I’m going to use Prototype.js, a JavaScript library, to quickly put together a page that allows the user to enter a name, and returns a list of users from the database matching that input. Using a library such as Prototype.js helps developers actually focusing features instead of spending time on purely utilitarian mechanisms such as implementing the code to handle asynchronous HTTP requests etc. It works as an include file that you declare before any other script, between the <HEAD> tags.

<script type="text/javascript" src="prototype.js"></script>

The HTML

Nothing fancy here, a few input tags, and two empty DIVs to display the dynamic content.

<body>
    <h1>Search user by name</h1>
    <div>
        <input type="text" id="txtInput" />
        <input type="checkbox" id="chkFirstName" /><label>First Name</label>
        <input type="checkbox" id="chkLastName" /><label>Last Name</label>
        <a href="#" id="lnkRefresh">Refresh</a>
    </div>
    <div id="pnlStatus"></div>
    <div id="pnlResult"></div>
</body>

The JavaScript

Thanks to Prototype, I only need to:

  • Create variables that will reference the various objects in the page
  • Write a method that is triggered every time a user types something in the input text box and calls the Ajax.Request method, that implements everything that is required to perform an asynchronous request to the XML template.
  • Write another method that will be triggered whenever the XML is available.
<script type="text/javascript">
// UI Elements
var pnlResult = null;
var txtInput = null;
var chkFirstName = null;
var chkLastName = null;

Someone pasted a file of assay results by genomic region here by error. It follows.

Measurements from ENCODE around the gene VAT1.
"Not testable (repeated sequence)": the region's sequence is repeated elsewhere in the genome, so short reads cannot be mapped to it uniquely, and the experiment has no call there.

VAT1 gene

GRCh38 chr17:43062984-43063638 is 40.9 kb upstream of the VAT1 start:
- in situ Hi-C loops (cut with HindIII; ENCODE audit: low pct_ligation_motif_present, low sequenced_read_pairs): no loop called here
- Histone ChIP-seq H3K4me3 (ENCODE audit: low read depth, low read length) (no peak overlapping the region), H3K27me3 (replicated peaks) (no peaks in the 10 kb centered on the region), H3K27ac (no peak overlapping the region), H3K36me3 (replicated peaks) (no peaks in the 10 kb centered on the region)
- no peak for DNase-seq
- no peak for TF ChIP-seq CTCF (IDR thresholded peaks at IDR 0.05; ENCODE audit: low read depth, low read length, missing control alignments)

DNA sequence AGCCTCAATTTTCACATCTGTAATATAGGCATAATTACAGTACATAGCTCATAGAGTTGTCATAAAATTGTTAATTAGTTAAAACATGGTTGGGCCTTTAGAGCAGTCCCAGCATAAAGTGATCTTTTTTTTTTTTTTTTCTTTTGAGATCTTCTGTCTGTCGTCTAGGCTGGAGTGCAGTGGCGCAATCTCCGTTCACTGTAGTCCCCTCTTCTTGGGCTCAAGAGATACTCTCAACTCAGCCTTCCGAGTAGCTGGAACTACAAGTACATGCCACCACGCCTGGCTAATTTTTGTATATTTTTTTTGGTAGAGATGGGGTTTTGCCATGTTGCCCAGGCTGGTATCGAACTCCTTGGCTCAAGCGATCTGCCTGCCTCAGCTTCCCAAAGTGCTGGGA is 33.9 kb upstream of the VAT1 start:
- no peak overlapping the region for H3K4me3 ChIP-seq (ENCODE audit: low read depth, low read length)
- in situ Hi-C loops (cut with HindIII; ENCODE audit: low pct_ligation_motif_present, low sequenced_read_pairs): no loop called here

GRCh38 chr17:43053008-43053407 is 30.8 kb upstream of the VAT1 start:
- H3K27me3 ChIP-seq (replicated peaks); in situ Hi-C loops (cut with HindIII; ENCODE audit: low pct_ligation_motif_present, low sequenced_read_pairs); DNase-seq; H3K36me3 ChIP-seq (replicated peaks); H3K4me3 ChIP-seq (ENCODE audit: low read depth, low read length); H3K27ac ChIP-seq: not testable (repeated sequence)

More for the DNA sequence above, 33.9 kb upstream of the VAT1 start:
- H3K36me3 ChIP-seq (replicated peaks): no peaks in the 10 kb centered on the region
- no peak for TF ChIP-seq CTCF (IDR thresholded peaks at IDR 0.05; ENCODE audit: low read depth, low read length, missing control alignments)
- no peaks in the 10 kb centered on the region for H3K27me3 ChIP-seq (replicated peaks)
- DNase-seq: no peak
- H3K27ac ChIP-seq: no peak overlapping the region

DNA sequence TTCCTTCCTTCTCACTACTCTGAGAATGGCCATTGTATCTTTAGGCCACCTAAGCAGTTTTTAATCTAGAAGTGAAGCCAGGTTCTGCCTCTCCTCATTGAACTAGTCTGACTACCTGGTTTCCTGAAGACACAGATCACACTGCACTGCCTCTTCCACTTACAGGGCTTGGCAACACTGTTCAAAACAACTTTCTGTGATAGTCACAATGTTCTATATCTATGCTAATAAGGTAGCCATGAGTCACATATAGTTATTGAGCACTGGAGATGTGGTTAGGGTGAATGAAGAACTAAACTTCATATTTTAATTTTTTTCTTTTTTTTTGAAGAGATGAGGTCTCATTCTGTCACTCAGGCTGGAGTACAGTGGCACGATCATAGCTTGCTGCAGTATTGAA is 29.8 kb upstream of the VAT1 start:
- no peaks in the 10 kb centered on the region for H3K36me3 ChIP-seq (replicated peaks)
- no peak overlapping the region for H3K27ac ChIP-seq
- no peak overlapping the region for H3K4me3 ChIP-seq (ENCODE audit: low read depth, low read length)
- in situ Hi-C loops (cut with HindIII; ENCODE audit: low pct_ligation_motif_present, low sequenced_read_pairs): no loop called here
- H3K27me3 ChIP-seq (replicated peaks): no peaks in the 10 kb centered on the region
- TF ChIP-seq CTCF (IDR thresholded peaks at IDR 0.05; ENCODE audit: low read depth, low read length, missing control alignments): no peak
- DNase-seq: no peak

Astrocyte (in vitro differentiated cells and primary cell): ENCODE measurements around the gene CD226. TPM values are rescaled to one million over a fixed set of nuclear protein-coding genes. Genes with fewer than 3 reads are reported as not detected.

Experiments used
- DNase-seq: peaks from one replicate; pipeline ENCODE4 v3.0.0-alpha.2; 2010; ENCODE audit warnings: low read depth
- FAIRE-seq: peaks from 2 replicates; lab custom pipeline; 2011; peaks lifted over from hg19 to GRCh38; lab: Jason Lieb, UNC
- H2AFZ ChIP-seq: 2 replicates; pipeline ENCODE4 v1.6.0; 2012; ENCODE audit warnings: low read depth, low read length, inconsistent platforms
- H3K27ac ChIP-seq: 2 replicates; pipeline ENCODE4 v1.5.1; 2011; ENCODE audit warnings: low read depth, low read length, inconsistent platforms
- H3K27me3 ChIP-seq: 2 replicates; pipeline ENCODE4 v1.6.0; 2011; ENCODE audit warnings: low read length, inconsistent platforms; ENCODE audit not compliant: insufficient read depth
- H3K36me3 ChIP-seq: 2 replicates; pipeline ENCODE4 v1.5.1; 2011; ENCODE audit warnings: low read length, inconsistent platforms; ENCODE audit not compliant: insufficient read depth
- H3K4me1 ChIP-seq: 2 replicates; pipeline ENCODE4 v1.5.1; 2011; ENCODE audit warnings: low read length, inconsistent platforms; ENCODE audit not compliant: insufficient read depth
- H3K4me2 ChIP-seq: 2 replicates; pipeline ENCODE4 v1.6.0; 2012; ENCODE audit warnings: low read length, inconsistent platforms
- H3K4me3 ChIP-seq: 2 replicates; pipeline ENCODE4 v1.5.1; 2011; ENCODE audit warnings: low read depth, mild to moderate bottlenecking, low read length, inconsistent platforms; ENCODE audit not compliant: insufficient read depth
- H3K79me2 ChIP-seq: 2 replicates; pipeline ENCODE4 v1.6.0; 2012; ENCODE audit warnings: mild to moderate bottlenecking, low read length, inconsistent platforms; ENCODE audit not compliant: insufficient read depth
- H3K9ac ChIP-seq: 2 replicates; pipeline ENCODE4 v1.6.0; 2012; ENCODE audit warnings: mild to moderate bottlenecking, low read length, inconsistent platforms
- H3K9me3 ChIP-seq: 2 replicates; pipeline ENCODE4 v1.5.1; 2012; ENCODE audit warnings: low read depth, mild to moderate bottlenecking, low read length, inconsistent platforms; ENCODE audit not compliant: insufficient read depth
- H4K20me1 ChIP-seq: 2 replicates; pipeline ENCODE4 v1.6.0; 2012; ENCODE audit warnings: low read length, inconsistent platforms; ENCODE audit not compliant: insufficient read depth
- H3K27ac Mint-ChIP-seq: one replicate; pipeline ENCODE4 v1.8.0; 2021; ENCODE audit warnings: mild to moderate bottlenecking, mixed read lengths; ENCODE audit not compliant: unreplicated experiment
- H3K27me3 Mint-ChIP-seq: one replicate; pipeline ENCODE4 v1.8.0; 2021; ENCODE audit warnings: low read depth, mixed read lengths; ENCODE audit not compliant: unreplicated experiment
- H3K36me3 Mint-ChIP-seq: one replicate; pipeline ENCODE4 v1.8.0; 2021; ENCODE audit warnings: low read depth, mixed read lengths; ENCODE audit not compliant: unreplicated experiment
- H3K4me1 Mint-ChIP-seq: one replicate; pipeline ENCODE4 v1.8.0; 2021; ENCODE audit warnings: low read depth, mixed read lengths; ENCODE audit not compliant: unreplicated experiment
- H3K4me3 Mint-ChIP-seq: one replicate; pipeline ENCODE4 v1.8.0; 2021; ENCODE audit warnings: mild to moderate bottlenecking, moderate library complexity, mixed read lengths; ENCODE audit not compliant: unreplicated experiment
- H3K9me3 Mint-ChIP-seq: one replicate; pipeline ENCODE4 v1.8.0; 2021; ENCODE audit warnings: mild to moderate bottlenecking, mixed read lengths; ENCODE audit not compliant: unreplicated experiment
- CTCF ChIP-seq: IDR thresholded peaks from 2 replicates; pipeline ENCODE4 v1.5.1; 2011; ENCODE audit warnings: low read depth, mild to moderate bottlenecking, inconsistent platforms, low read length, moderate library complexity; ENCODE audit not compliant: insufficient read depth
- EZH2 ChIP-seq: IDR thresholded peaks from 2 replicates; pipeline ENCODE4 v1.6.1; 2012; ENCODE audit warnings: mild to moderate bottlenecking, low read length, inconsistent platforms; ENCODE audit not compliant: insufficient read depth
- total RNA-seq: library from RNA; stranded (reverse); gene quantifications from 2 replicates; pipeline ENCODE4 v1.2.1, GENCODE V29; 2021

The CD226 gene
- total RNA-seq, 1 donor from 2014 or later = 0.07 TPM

var pnlStatus = null;
var xmlDoc = null;
var lnkRefresh = null;

function form_load()
{
    pnlResult = $("pnlResult");
    txtInput = $("txtInput");
    chkFirstName = $("chkFirstName");
    chkLastName = $("chkLastName");
    pnlStatus = $("pnlStatus");
    lnkRefresh = $("lnkRefresh");

    txtInput.onkeyup = lnkRefresh.onclick = SearchUser
}

function SearchUser()
{
    var userStr = txtInput.value;
    var myAjax;
    var url;
    var pars;
    var nMode;

    if(userStr.length >= 1)
    {
        nMode = 0;

        if(chkFirstName.checked)
        {
            nMode = 0;
        }

        if(chkLastName.checked)
        {
            nMode = 1;
        }

        if ( (chkLastName.checked) && (chkFirstName.checked) )
        {
            nMode = 2;
        }

        url = 'http://localhost/sqlxml/temp/SearchUser.xml';
        pars = 'SearchString=' + userStr + '&SearchMode=' + nMode;

        pnlStatus.innerHTML = "Processing...";

        myAjax = new Ajax.Request(
            url,
            {
            method: 'get',
            parameters: pars,
            onComplete: showResponse
            });
    }
}

function showResponse(originalRequest)
{
    var nodes;
    var nCount;
    pnlResult.innerHTML = "";
    pnlStatus.innerHTML = "";

    xmlDoc = originalRequest.responseXML;
    nodes = xmlDoc.getElementsByTagName("row");
    nCount = nodes.length;

    if(nCount == 0)
    {
        pnlResult.innerHTML = "Sorry, your search did not return any result...";
    }
    else
    {
        pnlStatus.innerHTML = nCount + " user(s) found...";
        for(var i=0; i&lt;nCount;i++)
        {
            pnlResult.innerHTML += nodes[i].getAttribute("FullName") + "<br />";
        }
    }
}

// Page loaded listener
if(window.addEventListener)
{window.addEventListener("load", form_load, false);}
else if(document.addEventListener)
{document.addEventListener("load", form_load, false);}
else if(window.attachEvent)
{window.attachEvent("onload", form_load);}
</script>

Voila. We’re pretty much done.Please note that the SQLXML virtual directory is great but not suitable for every situation, as it makes data from your database publicly available to anyone smart enough to find the URL in your JavaScript source code. So, and it’s a general rule in the web business, be very careful about what you expose to your customers, and how you do it.Source code for SQL Server’s SQLXML templates and AJAX